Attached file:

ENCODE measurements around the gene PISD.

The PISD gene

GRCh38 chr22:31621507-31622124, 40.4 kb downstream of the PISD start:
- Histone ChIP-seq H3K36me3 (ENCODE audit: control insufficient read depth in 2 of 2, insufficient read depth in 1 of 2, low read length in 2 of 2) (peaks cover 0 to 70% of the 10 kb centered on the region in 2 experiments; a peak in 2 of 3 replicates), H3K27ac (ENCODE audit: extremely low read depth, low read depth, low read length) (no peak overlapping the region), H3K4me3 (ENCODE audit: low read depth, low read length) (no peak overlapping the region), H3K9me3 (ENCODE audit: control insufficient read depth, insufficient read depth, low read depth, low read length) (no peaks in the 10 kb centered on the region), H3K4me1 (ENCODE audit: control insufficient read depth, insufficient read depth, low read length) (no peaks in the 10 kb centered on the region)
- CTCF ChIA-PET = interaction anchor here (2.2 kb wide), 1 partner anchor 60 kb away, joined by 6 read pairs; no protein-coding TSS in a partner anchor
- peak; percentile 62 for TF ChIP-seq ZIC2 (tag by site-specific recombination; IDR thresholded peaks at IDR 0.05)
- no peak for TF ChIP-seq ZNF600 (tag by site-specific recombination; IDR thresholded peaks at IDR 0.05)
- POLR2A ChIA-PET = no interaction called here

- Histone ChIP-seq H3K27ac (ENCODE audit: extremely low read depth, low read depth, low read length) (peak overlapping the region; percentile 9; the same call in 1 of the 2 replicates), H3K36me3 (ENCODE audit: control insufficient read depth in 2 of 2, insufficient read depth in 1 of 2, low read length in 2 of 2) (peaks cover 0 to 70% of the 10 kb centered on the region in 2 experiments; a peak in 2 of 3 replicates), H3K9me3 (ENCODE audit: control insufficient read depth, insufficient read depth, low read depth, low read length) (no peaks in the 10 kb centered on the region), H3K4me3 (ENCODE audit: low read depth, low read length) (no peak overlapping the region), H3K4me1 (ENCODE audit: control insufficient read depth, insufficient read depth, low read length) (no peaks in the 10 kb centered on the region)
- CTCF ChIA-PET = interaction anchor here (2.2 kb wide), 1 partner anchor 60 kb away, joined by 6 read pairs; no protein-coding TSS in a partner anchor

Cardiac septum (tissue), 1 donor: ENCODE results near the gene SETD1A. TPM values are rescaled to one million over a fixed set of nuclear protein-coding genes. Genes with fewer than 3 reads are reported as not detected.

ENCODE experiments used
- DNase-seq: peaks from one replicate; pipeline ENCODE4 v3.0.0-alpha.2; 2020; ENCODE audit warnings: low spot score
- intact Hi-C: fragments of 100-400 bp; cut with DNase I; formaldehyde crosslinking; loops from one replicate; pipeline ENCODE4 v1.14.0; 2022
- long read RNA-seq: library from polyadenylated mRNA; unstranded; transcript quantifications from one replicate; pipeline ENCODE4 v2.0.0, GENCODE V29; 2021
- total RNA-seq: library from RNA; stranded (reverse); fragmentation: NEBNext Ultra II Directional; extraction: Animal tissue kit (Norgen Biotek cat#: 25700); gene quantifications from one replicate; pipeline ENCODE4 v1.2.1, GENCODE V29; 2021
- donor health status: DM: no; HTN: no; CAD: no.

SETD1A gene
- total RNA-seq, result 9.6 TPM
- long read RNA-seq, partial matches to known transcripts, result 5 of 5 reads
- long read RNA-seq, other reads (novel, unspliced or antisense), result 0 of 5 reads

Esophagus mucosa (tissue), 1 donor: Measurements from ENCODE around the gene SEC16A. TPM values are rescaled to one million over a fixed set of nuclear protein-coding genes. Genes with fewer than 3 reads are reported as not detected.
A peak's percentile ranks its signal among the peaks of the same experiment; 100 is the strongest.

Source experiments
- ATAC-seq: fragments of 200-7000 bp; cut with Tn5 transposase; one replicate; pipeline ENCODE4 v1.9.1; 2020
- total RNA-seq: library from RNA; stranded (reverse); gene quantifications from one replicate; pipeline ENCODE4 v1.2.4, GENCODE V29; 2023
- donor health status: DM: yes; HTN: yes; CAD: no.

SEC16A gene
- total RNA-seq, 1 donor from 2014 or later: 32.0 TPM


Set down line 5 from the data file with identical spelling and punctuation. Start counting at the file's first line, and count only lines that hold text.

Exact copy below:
- CTCF ChIA-PET = interaction anchor here (2.2 kb wide), 1 partner anchor 60 kb away, joined by 6 read pairs; no protein-coding TSS in a partner anchor